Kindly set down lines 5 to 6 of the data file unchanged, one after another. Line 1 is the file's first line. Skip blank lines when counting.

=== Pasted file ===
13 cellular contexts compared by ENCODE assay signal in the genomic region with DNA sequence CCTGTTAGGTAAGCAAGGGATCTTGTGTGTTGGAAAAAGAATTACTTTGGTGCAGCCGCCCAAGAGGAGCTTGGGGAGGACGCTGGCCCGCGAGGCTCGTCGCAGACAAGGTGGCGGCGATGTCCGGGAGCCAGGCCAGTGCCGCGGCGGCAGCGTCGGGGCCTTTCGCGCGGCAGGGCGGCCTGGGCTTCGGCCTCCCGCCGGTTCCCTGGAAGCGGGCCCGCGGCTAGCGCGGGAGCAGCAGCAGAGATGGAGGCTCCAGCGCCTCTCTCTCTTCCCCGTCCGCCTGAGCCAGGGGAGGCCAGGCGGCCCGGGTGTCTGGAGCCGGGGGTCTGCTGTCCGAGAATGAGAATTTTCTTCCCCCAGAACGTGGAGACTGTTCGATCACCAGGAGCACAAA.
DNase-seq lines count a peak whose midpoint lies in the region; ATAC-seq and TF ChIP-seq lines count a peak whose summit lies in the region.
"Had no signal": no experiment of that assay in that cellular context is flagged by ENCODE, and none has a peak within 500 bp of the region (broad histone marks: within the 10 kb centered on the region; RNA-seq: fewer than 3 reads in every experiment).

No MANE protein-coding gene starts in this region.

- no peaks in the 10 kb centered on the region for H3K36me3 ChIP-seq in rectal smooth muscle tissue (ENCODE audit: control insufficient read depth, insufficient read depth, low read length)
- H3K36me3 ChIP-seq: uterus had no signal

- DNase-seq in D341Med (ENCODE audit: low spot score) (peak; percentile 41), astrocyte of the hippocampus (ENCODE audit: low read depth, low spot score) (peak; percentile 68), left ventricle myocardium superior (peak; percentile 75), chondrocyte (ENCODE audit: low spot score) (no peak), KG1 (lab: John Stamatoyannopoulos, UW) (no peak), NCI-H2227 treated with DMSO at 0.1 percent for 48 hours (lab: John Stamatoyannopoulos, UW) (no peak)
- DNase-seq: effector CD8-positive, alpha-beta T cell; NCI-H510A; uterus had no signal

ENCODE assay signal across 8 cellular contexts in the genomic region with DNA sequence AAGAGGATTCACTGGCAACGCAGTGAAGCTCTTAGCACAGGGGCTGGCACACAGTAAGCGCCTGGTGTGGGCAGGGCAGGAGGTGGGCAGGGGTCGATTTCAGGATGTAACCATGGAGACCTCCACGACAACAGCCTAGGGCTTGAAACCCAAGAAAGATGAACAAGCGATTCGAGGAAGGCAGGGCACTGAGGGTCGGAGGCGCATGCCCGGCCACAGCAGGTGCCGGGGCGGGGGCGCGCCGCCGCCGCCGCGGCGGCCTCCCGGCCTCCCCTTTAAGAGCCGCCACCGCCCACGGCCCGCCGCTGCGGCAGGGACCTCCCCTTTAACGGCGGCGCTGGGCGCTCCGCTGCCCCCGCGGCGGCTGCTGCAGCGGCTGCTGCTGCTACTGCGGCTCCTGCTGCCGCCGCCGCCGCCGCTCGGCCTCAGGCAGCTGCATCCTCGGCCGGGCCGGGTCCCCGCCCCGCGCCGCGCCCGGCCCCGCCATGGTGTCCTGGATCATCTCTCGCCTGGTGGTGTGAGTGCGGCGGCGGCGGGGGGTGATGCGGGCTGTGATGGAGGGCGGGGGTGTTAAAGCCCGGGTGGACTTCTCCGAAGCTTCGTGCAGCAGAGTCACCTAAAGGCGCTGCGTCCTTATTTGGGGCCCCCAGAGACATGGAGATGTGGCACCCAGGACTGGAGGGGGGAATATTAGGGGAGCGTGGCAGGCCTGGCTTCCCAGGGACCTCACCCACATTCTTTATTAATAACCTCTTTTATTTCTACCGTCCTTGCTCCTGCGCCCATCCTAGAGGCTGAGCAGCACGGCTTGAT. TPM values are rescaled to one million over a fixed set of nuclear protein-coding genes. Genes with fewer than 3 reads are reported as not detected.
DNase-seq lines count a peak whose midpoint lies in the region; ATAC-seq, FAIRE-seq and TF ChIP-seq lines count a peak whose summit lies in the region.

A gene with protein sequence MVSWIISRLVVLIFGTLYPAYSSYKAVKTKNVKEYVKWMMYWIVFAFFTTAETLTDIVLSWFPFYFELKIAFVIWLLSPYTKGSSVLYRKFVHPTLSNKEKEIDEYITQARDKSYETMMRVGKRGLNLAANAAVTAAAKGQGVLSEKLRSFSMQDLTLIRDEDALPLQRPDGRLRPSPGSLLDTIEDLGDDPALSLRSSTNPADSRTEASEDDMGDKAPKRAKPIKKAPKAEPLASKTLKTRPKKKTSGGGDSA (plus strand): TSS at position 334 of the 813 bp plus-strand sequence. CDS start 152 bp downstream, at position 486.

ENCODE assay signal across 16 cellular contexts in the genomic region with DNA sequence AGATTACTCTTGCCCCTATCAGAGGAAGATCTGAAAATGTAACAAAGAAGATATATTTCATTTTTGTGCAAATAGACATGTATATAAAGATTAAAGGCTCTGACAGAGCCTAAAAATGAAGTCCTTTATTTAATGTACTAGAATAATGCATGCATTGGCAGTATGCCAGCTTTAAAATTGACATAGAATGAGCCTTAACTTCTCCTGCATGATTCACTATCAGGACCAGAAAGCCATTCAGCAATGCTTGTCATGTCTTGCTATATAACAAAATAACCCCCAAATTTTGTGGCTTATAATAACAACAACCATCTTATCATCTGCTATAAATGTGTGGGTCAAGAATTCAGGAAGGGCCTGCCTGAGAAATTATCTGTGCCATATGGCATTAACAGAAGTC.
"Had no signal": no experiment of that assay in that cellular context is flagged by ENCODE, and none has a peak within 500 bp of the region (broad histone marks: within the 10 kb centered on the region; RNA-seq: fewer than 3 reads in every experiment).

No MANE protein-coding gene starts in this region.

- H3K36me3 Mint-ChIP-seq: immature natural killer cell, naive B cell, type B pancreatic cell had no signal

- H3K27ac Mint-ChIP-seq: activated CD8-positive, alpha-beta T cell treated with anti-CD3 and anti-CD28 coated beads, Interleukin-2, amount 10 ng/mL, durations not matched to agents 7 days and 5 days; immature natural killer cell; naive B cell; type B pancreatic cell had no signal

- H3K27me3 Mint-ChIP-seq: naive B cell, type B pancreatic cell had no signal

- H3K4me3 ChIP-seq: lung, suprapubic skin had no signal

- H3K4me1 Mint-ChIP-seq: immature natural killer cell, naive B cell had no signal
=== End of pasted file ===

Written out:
- no peaks in the 10 kb centered on the region for H3K36me3 ChIP-seq in rectal smooth muscle tissue (ENCODE audit: control insufficient read depth, insufficient read depth, low read length)
- H3K36me3 ChIP-seq: uterus had no signal